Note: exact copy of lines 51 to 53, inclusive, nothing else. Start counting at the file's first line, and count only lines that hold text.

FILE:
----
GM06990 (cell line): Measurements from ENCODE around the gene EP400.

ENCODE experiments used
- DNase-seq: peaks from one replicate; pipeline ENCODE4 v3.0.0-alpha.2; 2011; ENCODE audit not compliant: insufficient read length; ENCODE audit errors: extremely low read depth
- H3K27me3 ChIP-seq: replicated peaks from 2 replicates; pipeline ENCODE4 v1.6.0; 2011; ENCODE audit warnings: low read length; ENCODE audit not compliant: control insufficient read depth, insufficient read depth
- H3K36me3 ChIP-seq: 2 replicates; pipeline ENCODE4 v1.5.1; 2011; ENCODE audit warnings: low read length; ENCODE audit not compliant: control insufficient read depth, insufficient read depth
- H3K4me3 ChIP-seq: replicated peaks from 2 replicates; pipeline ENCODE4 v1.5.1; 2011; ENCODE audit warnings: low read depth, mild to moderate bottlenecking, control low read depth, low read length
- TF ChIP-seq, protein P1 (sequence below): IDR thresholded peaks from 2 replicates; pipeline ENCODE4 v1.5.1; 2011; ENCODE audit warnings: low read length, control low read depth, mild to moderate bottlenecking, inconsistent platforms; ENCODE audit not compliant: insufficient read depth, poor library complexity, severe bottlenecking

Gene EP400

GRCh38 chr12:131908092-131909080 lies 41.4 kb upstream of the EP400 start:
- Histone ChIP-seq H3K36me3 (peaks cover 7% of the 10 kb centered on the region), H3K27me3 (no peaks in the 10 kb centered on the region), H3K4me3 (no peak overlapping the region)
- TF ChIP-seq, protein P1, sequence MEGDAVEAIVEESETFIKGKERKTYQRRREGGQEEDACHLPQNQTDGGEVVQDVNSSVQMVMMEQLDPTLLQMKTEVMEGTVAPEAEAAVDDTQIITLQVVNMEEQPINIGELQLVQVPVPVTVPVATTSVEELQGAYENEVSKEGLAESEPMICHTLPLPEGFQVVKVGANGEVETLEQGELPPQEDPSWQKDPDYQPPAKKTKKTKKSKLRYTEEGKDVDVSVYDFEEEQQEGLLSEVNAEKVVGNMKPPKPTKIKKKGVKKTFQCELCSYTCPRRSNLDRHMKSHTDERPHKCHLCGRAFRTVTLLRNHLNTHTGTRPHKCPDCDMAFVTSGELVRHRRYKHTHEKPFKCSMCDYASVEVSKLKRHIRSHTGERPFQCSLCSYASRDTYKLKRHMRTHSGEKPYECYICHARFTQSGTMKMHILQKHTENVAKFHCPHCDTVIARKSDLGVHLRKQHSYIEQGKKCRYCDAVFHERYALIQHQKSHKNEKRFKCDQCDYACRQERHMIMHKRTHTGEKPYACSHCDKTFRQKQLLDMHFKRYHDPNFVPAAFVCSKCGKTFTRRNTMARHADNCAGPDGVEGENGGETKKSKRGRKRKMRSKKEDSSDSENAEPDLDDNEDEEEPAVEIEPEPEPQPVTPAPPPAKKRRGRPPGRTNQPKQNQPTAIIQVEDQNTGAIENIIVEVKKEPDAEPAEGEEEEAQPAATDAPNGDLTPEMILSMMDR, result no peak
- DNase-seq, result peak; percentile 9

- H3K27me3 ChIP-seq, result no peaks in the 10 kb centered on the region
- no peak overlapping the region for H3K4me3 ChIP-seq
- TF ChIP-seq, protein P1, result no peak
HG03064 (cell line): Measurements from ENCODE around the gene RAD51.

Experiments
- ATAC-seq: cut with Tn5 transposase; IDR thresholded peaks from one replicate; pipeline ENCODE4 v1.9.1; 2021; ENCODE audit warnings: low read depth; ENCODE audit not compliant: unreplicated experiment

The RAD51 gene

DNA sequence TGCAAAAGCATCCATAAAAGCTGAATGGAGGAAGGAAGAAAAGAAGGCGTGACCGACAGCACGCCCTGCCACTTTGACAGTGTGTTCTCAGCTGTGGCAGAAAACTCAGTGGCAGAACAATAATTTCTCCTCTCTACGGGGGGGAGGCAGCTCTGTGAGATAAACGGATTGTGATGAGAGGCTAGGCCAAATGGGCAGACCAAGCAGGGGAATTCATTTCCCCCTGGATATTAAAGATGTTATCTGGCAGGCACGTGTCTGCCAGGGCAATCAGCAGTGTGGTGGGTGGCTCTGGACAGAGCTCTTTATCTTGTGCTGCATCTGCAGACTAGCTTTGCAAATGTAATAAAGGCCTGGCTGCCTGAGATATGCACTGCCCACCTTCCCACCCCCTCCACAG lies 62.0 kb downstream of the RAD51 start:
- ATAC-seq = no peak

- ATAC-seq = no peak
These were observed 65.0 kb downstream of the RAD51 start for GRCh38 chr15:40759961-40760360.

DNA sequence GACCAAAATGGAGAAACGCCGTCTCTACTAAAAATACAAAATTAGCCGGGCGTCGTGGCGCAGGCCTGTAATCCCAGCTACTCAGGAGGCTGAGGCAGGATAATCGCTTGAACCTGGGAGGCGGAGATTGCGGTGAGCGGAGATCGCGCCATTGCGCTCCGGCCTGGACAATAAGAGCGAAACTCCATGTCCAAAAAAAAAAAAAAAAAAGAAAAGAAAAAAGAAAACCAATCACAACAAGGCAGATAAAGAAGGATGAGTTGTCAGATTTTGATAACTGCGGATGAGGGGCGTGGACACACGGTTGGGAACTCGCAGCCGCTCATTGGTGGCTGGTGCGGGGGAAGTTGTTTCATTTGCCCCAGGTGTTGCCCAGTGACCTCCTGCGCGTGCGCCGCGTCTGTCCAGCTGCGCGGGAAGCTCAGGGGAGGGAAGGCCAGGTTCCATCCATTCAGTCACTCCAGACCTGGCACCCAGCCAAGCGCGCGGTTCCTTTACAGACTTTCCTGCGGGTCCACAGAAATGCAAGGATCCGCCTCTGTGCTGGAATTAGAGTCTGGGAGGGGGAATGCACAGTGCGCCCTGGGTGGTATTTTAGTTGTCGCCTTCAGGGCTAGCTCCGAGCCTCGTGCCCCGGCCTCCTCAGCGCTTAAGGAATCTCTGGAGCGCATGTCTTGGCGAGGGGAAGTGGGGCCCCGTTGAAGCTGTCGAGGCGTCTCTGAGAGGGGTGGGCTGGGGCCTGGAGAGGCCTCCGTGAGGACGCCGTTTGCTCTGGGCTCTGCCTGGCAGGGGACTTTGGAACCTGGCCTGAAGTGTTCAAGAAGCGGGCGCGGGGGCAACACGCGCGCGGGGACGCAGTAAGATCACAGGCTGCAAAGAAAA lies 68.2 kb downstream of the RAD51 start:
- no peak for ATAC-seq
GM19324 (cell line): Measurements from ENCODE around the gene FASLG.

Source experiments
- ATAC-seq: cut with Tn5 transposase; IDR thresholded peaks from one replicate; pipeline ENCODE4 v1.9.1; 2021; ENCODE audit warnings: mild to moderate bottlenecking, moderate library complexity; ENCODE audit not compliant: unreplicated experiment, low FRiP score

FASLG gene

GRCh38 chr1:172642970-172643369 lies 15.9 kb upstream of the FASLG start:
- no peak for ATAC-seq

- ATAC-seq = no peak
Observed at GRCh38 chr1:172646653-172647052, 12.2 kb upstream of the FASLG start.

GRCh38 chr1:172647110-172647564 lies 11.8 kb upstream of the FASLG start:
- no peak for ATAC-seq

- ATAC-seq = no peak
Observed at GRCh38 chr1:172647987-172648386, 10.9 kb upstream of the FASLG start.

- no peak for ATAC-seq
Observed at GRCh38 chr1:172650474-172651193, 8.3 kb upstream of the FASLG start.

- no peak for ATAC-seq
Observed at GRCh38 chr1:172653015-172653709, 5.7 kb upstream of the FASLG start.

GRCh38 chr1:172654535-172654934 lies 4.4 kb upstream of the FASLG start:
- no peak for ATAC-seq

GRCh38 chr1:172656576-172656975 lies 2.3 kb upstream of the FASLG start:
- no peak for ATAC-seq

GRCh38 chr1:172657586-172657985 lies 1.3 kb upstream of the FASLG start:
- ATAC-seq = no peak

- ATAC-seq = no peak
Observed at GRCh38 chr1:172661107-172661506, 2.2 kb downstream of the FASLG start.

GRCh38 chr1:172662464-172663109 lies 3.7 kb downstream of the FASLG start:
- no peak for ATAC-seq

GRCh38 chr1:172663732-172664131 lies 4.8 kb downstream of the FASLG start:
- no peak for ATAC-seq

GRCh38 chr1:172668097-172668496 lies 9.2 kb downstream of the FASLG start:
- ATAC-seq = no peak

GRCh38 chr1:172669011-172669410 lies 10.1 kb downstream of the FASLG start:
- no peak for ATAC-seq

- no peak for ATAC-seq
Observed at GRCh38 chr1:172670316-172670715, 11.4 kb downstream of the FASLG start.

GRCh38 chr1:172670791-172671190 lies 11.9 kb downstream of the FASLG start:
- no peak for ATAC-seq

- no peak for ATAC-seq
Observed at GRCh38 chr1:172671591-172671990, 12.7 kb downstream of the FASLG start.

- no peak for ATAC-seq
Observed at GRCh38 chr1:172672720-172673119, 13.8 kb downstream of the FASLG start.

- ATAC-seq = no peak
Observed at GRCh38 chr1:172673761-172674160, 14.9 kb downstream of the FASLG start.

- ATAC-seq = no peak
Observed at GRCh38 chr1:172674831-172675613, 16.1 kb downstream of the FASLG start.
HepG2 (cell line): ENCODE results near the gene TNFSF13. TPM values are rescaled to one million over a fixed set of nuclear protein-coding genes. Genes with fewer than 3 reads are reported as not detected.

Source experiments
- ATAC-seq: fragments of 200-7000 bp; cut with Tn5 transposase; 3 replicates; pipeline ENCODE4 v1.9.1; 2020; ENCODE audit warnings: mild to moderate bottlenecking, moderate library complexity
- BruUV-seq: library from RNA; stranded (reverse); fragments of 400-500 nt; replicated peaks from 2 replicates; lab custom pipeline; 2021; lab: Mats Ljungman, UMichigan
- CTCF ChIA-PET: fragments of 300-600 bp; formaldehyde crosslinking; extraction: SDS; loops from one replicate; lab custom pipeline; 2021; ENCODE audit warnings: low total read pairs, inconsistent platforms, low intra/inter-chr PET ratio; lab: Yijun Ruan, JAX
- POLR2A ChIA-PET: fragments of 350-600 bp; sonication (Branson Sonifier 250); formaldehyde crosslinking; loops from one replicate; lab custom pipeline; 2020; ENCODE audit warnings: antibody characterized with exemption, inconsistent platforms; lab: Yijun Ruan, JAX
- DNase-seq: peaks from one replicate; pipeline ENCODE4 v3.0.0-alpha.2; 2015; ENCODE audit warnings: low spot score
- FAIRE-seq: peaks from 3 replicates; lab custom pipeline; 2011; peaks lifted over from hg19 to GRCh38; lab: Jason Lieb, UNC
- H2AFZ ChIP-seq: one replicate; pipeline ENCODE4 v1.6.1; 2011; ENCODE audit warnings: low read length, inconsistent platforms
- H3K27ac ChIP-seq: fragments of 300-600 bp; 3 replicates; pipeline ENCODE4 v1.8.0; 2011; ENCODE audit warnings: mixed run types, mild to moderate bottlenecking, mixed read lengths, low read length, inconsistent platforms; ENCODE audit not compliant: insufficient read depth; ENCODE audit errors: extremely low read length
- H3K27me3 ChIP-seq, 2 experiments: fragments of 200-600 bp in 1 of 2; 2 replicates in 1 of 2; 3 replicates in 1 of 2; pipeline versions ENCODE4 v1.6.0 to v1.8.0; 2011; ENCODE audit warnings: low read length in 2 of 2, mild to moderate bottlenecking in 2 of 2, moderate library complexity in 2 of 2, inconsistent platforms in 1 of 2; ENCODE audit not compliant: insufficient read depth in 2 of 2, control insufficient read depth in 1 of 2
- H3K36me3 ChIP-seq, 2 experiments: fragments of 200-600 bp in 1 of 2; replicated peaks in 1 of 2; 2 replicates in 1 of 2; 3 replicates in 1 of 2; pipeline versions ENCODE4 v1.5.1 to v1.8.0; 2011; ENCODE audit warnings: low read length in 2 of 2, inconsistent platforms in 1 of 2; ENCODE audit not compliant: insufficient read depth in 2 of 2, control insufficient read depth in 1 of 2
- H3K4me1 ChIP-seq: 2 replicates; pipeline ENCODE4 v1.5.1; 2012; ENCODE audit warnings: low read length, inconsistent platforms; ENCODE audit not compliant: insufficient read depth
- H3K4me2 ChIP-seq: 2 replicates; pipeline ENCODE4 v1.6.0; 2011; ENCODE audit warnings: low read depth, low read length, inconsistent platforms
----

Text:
- no peak for ATAC-seq

GRCh38 chr1:172663732-172664131 lies 4.8 kb downstream of the FASLG start:
- no peak for ATAC-seq